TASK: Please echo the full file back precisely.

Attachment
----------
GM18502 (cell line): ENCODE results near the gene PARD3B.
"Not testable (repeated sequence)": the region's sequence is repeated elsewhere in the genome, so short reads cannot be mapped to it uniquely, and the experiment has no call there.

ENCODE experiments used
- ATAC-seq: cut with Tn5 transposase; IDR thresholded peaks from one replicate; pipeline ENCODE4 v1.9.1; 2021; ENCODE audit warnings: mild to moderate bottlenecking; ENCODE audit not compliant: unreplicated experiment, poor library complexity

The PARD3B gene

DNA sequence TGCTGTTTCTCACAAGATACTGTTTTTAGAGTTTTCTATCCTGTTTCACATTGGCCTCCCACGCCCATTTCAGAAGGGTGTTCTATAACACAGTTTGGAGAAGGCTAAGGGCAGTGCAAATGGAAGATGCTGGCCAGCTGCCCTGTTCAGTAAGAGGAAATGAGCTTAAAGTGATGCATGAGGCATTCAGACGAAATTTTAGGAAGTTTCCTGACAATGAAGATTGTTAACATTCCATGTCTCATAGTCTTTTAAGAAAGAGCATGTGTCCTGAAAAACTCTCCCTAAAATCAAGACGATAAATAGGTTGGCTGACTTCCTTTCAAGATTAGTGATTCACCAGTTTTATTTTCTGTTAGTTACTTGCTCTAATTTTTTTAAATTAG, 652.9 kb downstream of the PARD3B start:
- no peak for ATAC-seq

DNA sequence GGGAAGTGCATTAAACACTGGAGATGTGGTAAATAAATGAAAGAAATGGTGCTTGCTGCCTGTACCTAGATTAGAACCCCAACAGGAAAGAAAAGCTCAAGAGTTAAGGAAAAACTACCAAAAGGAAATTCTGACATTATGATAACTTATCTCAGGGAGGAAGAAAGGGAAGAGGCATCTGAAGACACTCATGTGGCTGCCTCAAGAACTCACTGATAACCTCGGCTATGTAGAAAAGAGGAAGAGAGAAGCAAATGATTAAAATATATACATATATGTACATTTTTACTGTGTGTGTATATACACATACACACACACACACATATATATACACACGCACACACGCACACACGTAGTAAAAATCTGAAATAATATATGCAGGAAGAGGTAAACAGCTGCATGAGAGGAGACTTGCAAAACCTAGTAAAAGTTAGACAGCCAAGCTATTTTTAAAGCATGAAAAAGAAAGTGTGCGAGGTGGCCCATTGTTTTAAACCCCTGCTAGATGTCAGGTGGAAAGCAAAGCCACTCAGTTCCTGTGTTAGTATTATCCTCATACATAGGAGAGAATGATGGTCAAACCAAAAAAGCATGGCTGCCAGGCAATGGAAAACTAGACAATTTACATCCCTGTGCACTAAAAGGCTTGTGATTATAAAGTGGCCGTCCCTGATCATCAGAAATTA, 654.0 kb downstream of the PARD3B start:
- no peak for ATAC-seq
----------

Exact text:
GM18502 (cell line): ENCODE results near the gene PARD3B.
"Not testable (repeated sequence)": the region's sequence is repeated elsewhere in the genome, so short reads cannot be mapped to it uniquely, and the experiment has no call there.

ENCODE experiments used
- ATAC-seq: cut with Tn5 transposase; IDR thresholded peaks from one replicate; pipeline ENCODE4 v1.9.1; 2021; ENCODE audit warnings: mild to moderate bottlenecking; ENCODE audit not compliant: unreplicated experiment, poor library complexity

The PARD3B gene

DNA sequence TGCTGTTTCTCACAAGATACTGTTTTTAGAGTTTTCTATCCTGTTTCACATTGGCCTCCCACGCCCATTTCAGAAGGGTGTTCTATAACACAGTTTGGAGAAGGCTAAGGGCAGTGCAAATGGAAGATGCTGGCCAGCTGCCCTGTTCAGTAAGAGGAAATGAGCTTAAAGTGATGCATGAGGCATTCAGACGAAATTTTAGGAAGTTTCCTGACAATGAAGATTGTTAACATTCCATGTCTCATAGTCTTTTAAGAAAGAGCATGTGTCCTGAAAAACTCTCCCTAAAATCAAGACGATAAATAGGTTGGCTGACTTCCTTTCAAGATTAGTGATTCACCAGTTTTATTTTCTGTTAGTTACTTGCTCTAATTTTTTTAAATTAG, 652.9 kb downstream of the PARD3B start:
- no peak for ATAC-seq

DNA sequence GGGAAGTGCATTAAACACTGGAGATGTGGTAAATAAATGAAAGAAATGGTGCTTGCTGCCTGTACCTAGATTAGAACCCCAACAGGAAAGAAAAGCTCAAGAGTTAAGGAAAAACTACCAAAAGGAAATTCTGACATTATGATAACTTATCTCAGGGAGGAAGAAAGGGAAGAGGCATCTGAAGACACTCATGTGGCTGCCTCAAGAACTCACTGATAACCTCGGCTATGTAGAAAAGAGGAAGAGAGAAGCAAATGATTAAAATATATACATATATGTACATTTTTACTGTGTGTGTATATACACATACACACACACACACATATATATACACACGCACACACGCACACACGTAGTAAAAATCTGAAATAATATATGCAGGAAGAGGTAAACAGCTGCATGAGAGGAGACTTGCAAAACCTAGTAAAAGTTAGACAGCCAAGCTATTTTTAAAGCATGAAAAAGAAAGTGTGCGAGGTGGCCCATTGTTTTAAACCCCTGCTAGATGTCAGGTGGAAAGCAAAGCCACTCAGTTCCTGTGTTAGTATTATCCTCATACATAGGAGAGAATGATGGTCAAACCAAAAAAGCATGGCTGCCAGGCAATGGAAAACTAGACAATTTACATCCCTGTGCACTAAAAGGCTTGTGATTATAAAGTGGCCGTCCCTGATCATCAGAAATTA, 654.0 kb downstream of the PARD3B start:
- no peak for ATAC-seq